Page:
Comment Blog 22 January, 2019

The Power of Prevention

As the Secretary of State for Health & Social Care has set out, the long-term sustainability of the NHS is reliant on a cultural shift which acknowledges the value of investing in prevention in both principle and in practice. The NHS has pursued this for many years, yet it remains a challenge to move to a system which truly invests in prevention alongside the necessary resource required to treat disease.

We support the view outlined in the NHS’ Long Term Plan, that the scope of prevention should include not only primary prevention, such as the adoption of good lifestyle habits to maintain health and the integral role of vaccination programmes in preventing illness where possible, but also focus on secondary prevention and careful condition management. When people become unwell or have a pre-existing condition, they must be well-equipped to manage their care and condition and in the right setting; whether at home, with the advice of a pharmacist, or in a GP surgery. This approach can ease pressures on the health system by avoiding unnecessary hospital visits or GP appointments in the short term. It can also limit unnecessary costs in the longer term, by reducing incidence of avoidable conditions and complications of pre-existing conditions.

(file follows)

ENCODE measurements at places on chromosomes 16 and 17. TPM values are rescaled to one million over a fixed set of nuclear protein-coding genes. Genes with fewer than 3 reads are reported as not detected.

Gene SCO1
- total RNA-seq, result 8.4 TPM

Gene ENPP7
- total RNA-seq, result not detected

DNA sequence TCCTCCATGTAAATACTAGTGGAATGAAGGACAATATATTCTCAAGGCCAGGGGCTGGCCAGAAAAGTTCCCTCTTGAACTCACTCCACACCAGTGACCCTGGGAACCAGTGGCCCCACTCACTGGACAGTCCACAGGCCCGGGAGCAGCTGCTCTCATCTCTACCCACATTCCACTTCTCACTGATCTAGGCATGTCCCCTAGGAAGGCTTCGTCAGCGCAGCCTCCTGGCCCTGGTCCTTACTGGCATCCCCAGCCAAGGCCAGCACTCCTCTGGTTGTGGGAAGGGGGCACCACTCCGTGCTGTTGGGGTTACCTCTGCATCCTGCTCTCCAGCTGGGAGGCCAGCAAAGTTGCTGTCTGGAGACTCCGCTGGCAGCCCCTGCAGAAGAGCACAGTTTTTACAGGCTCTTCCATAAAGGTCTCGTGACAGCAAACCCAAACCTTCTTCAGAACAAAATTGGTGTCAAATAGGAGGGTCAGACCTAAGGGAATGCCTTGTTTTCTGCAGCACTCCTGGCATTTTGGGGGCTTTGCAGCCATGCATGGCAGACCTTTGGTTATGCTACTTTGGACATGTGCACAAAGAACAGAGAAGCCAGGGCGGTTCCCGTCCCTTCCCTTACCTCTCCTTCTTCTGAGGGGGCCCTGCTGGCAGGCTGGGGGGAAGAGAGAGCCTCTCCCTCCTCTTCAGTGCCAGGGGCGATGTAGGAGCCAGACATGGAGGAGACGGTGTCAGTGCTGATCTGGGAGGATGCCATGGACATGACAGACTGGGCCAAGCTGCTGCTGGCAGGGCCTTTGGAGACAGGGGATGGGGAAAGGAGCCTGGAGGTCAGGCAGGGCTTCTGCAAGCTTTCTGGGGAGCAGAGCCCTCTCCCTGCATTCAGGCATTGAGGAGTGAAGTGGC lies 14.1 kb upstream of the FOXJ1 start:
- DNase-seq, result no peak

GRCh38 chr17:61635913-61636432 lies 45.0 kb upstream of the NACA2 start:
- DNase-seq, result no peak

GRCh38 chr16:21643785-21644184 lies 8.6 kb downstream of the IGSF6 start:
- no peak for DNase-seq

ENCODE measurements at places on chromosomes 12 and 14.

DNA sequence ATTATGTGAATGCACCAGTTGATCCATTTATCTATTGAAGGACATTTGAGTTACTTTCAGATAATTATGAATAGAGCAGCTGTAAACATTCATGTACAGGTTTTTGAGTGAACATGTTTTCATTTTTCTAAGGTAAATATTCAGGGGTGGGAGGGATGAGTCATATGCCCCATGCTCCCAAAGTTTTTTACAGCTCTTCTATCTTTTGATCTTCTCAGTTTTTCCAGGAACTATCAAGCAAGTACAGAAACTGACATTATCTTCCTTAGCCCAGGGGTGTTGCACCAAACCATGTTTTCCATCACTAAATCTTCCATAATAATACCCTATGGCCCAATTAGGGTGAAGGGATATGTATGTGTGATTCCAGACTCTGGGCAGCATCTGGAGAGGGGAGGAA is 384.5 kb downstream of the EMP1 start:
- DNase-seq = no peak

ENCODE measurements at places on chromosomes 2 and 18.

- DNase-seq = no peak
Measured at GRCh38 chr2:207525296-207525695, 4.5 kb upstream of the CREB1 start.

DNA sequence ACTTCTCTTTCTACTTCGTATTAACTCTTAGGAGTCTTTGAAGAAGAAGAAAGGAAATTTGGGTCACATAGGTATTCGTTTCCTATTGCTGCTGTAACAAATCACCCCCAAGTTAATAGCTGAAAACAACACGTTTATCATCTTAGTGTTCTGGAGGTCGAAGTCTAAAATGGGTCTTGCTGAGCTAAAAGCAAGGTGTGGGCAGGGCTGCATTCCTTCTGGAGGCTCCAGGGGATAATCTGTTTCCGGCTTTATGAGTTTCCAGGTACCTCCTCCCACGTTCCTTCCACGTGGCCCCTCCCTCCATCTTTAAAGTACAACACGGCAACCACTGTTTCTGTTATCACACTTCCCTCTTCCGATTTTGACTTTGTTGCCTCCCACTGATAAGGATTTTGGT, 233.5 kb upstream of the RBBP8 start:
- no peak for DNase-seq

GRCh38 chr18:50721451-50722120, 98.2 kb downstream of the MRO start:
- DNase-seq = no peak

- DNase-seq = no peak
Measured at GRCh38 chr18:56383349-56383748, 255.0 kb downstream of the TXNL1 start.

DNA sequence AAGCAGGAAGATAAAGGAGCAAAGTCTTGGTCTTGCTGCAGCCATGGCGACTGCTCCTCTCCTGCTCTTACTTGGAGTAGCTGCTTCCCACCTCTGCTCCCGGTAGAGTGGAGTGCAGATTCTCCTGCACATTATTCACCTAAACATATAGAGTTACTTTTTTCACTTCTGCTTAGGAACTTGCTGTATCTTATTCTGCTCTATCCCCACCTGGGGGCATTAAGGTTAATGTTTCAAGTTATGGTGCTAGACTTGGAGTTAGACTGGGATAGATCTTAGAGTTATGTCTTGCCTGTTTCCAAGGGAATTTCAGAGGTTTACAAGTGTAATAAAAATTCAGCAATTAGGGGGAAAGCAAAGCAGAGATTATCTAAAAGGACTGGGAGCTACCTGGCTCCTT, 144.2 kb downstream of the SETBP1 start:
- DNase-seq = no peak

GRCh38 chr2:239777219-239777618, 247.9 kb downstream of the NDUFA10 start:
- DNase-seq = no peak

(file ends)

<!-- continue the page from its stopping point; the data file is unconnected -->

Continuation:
To achieve this cultural shift, we must acknowledge that maintaining good health and preventing avoidable illness is everyone’s responsibility, both individually and as a collective.

A recent survey commissioned by Sanofi found that there is an understanding of personal responsibility in the prevention of ill-health to reduce the burden on the NHS. However it also found that even when we are aware of healthy behaviours, we don’t necessarily make the changes that could improve our health and well-being.  These could be as simple as making sure we eat well and are more active, get a flu vaccine if we need one, take medicines as directed or make better use of the local pharmacy. These actions may only have a small impact on an individual’s daily life, but on a nationwide scale they could help to reduce the burden on the NHS and support an active and healthy population.

At Sanofi, this is more than a policy discussion. As a healthcare company, we work with the health service and proactively support the people, patients and consumers who use our treatments to get the best out of their health. And as an employer we are taking action to enhance our work environment to better support the physical and mental health and wellbeing of our employees. We are training employees to be mental health first aiders, providing lunchtime yoga classes and running clubs. We are also offering all our employees flu vaccinations, supporting education and awareness with wellness clinics, and piloting the roll out of a health app to track healthy behaviours.  We are committed to furthering this agenda by adopting flexible working and moving to activity-based work areas that encourage more movement and will introduce a health and wellbeing room and a contemplation room. Though it is up to individual employees to utilise these opportunities; it is up to us to make a healthier lifestyle at work available and acceptable.

Prevention is now front and centre of the NHS’ long-term thinking. A key factor in actually achieving transformational change will be how we collaborate to ensure that individuals are supported, confident and able to improve their health.  We all have a part to play in prevention, let’s play it.